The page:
Asia Pacific are saving up for rainy days ahead, according to the MasterCard Worldwide Index of Consumer Purchasing
Priorities. A vast majority of consumers in the region (87%) today say that saving is very important or important to them. It is especially a priority
for those earning less than US$10,000 a year (91%), compared with those earning above US$30,000 a
The annual MasterCard Worldwide Index of Consumer Purchasing Priorities provides valuable insights into consumers’ savings and
expenditure behavior and their discretionary spending priorities for the 12 months ahead. This year’s Index is based on a survey of 6,019
consumers in 14 markets (Australia, China, Hong Kong, India, Indonesia, Japan, South Korea, Malaysia, New
Zealand, Philippines, Singapore, Taiwan, Thailand and Vietnam), conducted between 1 and 29 September 2008.
(97%), the Philippines (97%), Malaysia (93%) and India (92%), have the highest percentage of consumers reporting that saving is either important or very important to them. China, on the other hand,
has the lowest percentage (77%), followed closely by Singapore (79%) and Korea (81%).
Precautionary saving is the top savings
motive for consumers across the region (66%) - Thai consumers are most concerned with saving for this reason (81%), compared with consumers in
Vietnam who are least concerned (48%).
"The strong precautionary motive of holding cash observed in
Asia Pacific is a direct reflection of
consumers' perception of economic uncertainty and their experiences of recent market volatility. Everything else being equal, this is the single
most important factor that determines whether consumer spending will go up or down in the next 12 months," according to Dr. Yuwa
Hedrick-Wong, economic advisor at MasterCard Worldwide in Asia Pacific.
purchasing priorities are also being affected by strong precautionary saving. While dining and entertaining as well as personal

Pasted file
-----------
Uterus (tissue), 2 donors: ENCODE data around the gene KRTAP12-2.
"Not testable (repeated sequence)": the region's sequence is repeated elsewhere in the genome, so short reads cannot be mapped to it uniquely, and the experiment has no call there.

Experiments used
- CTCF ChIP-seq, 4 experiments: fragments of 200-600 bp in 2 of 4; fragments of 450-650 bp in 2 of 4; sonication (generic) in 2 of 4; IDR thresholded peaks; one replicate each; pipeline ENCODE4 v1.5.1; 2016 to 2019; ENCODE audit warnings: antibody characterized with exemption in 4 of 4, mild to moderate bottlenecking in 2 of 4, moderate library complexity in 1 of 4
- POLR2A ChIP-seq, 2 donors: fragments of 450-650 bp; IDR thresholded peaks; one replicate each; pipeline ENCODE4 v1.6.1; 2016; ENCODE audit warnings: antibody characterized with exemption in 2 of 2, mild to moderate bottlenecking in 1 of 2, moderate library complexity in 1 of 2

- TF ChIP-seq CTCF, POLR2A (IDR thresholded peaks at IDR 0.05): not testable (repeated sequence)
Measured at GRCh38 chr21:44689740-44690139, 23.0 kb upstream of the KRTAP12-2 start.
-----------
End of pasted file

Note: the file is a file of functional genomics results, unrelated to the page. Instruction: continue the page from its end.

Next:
travel remain the top spending priorities in virtually all key markets in the region, spending on auto and big ticket item consumer electronics are
conspicuously absent among the top three spending priorities in all the markets surveyed,” Dr. Hedrick-Wong added.
Apart from having an emergency stash, other main reasons for saving are - retirement (45%), investment (36%), and buying property (31%). Not
surprisingly, consumers who are over 30 year of age are more keen to save for retirement than consumers under 30 (53% versus 28%).
Consumers earning more than US$30,000 a year
are also more concerned with saving for retirement than those earning less than US$10,000
per year (59% versus 31%). The under-30 consumers, single, and divorced/widowed are among the most enthusiastic in saving for investment
(40%, 41%, and 49% respectively). The under-30 consumers are also the keenest in saving to
buy property (41%).
• On average, consumers in
Asia Pacific expect to save between 11%-20% of their income over the next 12 months. Less than a fifth (16%) of
consumers expect to save more than 30% of their income over the next year. Close to a tenth (8%) of consumers say they expect to save more
than 40% of their income.
• Consumers in Vietnam (34%), Korea (33%), Taiwan (25%), Singapore (21%), Hong Kong (20%) and China (19%) expect to save more than 30%
of their own income in the next 12 months.
• Regionally, only 8% of consumers admit they expect zero savings in the next 12 months. Consumers in New Zealand, Australia, Korea, and the
Philippines, are the least savings oriented in the region with a little less than a quarter of respondents (22%, 21%, 19% and 16%) respectively
saying that they do not expect to save anything at all over the next year.
• Of the 13% of respondents across the region who did not consider savings to be important, the top reasons for this are that they do not earn
enough to save, they believe in enjoying life now as much as they can, and they have no problems earning money.
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